By Tae Keller
Recommended by Ilia
The narrative of Tae Keller’s debut novel is deceptively straightforward but filled with vulnerability and nuance. Written in a scientific method structure, The Science of Breakable Things allows readers access to Natalie’s unfiltered thoughts and emotions as she comes to terms with her mother’s depression—how it affects her and her father. Always showing and never telling, the book organically explores Natalie’s emotional journey from confusion to denial to hope to anger, and finally, acceptance.
More Great Reads from 2018
By Gina Apostol
The novel constantly challenges the reader to rethink and question personal and national narratives through shifts between time, twists, and metaphor. (Palo G.)
By Emiliana Kampilan
Dead Balagtas tells separate, short love stories that resonate with the geographical history of how the Philippine archipelago came to be. You would never have thought you’d one day be reading about meet cutes, labor unions, and plate tectonics in one panel but Emiliana Kampilan weaves these themes seamlessly. (Nicole B.)
By Christina Dalcher
America enforces a 100-word quota on women’s speech. Vox is worth a read if only to ensure that we guard vigilantly against this future, and — as one of the book’s best characters put it — that we think about what we need to do to stay free. (Reina B.)
By Cixin Liu
Fans of Cixin Liu’s previous work such as the Three-Body Problem trilogy will be pleased with his combination of hard science fiction and mystery. The unique premise is enough to get you hooked. In fact, it deserves two readings: the first for the fiction, the next for the science. (Clifford J.)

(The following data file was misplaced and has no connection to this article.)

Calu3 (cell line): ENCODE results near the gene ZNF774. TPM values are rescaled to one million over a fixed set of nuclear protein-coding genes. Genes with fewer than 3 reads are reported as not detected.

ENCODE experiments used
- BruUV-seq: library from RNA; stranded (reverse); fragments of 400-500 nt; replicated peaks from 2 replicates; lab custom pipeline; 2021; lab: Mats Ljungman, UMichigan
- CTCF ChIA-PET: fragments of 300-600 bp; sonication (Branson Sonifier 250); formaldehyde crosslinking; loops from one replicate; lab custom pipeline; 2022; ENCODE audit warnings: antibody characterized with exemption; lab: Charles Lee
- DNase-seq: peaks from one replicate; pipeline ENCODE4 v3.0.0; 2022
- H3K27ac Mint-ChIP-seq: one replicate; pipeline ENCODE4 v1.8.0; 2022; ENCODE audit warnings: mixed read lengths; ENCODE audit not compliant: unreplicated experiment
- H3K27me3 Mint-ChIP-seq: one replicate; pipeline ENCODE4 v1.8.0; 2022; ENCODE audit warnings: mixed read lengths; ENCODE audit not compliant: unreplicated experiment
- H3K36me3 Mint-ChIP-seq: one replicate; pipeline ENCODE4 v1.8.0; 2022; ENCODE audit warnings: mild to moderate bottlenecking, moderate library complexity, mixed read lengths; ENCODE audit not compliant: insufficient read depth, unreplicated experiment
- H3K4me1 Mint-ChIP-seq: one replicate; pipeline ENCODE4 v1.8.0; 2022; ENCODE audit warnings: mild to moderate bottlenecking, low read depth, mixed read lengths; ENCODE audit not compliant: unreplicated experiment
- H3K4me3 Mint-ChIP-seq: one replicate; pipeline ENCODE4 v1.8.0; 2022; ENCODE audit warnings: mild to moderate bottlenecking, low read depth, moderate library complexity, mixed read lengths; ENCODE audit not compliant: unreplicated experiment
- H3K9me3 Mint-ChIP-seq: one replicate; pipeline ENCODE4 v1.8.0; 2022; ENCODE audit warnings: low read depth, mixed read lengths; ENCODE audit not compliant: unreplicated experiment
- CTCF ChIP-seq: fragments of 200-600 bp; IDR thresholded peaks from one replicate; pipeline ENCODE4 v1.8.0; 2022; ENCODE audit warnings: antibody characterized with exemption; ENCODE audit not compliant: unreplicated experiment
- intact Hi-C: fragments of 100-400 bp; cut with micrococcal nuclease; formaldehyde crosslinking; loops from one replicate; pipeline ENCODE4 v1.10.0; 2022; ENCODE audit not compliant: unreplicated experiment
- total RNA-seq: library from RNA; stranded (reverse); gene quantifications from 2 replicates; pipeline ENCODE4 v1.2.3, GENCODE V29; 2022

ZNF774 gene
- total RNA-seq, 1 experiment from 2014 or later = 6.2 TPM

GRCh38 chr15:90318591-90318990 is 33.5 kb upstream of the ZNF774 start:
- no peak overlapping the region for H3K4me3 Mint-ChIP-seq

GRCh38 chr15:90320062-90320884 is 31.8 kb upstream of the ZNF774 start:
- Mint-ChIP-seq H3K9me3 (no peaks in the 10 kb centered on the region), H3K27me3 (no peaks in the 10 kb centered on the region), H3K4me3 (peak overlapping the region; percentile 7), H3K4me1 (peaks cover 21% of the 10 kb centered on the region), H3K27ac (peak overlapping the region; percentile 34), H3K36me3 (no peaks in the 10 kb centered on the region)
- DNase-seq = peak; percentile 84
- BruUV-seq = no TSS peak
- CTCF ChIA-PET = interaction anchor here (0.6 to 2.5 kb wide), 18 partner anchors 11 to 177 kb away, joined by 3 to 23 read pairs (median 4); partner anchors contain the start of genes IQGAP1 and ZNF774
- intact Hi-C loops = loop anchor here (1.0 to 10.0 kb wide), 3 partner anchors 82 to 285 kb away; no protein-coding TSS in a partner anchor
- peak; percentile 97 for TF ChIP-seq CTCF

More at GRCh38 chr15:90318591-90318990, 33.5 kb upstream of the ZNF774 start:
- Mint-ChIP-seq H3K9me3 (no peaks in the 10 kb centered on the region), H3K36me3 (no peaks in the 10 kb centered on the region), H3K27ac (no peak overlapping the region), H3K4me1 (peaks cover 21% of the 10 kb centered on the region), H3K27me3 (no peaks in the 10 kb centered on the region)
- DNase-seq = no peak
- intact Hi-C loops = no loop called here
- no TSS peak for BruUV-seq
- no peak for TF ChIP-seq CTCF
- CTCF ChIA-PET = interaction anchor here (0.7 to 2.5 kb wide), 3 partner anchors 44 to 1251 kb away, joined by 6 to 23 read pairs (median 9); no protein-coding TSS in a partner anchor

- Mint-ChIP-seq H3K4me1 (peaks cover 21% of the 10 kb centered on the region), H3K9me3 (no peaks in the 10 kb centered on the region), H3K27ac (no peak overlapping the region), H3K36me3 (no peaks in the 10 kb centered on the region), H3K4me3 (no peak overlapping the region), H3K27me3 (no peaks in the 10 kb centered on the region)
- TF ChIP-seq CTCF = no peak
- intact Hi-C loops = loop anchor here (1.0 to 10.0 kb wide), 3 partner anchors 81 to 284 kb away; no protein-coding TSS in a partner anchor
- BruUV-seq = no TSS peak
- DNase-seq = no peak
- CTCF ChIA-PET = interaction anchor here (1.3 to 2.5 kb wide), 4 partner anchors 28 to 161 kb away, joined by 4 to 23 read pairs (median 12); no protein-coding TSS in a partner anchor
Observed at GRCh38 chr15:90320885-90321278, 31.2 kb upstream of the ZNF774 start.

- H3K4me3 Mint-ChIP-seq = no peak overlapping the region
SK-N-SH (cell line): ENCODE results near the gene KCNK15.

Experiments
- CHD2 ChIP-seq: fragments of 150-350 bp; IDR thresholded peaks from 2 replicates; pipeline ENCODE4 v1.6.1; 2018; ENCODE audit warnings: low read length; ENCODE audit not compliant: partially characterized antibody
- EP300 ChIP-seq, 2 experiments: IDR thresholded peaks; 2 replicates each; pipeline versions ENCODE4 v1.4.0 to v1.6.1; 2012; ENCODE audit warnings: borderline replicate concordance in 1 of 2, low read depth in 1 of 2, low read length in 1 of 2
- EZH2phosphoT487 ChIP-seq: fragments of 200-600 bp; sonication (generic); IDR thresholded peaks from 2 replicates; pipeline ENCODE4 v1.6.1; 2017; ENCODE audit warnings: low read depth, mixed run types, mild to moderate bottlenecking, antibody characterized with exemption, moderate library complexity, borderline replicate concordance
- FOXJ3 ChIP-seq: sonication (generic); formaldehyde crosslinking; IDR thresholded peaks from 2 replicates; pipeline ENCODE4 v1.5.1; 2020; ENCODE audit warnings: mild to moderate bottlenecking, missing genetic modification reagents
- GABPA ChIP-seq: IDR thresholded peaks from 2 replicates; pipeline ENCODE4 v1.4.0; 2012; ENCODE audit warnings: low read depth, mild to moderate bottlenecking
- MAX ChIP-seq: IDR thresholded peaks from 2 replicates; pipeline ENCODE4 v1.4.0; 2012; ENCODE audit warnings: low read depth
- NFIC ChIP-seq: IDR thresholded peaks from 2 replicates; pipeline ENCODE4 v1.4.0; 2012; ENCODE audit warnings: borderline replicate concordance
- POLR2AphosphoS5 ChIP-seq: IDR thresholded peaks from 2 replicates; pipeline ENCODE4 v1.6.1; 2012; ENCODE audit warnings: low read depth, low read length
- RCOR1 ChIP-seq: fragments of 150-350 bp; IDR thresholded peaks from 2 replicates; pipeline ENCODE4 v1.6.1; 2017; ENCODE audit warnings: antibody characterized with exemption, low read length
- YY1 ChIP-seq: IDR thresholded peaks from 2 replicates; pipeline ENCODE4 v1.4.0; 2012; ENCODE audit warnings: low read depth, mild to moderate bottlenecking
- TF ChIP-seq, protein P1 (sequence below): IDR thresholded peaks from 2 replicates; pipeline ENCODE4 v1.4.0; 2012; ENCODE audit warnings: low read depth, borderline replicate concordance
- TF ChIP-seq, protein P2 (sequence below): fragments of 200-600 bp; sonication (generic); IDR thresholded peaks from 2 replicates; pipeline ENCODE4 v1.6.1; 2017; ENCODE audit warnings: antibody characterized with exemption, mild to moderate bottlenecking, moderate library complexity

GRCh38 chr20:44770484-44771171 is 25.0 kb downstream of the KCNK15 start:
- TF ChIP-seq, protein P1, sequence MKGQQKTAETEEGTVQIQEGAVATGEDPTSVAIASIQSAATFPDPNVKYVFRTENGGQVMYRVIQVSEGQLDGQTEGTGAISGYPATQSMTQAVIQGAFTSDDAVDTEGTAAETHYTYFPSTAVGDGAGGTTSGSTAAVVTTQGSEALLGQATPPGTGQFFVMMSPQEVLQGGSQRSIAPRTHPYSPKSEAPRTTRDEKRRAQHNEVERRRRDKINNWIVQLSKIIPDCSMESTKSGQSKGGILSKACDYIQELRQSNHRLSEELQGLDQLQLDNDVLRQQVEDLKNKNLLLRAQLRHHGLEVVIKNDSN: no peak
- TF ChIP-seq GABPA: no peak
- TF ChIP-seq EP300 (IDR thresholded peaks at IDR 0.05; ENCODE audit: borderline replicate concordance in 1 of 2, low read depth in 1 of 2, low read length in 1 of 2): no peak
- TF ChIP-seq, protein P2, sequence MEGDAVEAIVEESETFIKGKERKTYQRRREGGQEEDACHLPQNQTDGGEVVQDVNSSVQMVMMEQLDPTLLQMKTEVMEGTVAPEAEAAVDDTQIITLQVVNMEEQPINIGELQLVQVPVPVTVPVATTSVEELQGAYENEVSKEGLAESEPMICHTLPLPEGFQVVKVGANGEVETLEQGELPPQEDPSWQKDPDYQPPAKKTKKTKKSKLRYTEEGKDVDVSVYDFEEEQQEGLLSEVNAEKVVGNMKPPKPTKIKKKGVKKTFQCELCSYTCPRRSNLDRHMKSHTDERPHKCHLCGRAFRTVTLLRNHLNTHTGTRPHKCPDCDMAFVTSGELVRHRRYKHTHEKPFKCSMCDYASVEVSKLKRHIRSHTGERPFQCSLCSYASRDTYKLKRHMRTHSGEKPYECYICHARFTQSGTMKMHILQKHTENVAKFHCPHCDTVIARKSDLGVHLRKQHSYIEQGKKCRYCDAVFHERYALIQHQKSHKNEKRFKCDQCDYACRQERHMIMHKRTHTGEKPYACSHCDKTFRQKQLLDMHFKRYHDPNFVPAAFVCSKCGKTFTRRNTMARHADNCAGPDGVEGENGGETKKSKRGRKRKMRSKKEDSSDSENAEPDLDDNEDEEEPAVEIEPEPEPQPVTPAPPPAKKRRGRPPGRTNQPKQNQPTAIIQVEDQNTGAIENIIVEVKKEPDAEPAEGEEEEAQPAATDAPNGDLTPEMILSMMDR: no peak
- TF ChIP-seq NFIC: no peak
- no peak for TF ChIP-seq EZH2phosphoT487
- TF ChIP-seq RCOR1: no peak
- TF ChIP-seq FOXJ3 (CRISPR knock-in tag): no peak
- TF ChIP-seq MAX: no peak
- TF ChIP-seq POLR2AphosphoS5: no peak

The Woman in the Window
By A. J. Finn
This is the one book that has kept me reading till 4 AM but also stopped me reading at that time for fear of my life. It builds both suspense and characters, sends actual chills down my spine, and keeps them there even after all the plot twists and big reveals. (Anna P.)
Special Mentions: Page to Screen
Books that hit the big and small screens this 2018, opening up these stories to new readers.
Salt Fat Acid Heat
By Samin Nosrat
Recommended by Ace
Crazy Rich Asians
By Kevin Kwan
Recommended by Estella
The Guernsey Literary and Potato Peel Pie Society
By Mary Ann Shaffer and Anne Barrows
Recommended by Regina
The Infinity Gauntlet
By Jim Starlin, George Perez, Ron Lim
Recommended by Loraine
What’s your best read of 2018? Share it with us in the comments!
Find these great reads at Fully Booked Online.